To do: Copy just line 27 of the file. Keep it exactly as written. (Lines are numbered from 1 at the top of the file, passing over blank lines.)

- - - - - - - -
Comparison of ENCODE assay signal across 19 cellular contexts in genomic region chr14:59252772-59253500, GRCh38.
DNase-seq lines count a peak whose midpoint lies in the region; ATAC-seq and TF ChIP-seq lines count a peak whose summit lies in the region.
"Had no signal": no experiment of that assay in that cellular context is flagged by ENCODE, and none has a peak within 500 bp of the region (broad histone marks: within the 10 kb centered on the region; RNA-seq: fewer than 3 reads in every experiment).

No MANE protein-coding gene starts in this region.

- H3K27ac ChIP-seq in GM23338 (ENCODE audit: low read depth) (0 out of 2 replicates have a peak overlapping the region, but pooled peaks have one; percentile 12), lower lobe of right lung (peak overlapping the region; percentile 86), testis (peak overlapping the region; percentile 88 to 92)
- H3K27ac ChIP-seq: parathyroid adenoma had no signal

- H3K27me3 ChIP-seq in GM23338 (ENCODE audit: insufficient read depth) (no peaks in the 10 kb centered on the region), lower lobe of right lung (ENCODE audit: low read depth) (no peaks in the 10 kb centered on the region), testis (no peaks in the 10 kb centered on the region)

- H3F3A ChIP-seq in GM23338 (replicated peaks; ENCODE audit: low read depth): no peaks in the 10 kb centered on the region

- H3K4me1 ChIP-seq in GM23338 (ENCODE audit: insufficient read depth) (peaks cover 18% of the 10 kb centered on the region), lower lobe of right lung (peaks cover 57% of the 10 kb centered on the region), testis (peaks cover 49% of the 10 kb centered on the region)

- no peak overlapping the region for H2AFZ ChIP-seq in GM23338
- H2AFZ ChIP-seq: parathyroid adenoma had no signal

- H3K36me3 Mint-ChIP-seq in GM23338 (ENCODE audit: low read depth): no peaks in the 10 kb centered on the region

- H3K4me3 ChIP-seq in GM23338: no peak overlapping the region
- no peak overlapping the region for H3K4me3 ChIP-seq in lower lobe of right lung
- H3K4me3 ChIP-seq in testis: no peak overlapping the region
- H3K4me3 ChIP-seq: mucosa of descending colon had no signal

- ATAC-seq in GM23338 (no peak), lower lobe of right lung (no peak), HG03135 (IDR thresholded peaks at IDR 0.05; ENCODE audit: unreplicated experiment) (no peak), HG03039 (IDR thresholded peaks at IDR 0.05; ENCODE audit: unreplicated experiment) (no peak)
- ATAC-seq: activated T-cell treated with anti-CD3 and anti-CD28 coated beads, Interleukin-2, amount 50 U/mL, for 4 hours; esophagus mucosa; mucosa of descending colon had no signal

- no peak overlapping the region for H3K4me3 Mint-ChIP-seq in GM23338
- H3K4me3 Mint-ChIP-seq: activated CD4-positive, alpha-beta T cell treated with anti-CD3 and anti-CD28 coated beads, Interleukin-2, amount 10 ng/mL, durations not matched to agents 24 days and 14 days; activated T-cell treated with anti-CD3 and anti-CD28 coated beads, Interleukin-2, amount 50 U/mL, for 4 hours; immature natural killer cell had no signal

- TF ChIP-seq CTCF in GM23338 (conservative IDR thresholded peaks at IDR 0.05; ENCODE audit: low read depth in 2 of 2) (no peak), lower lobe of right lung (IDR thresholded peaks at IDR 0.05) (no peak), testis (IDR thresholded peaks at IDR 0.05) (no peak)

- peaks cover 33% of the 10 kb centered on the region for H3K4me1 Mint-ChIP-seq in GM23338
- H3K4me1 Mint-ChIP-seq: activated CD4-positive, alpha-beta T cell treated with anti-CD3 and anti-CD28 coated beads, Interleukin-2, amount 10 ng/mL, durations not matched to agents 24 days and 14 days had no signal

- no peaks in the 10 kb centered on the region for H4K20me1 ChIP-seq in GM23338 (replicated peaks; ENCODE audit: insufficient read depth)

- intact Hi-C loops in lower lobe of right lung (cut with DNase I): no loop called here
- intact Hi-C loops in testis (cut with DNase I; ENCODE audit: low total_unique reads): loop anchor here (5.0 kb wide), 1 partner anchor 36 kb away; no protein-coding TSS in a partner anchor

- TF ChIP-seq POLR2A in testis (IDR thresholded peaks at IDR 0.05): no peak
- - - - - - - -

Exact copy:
- TF ChIP-seq POLR2A in testis (IDR thresholded peaks at IDR 0.05): no peak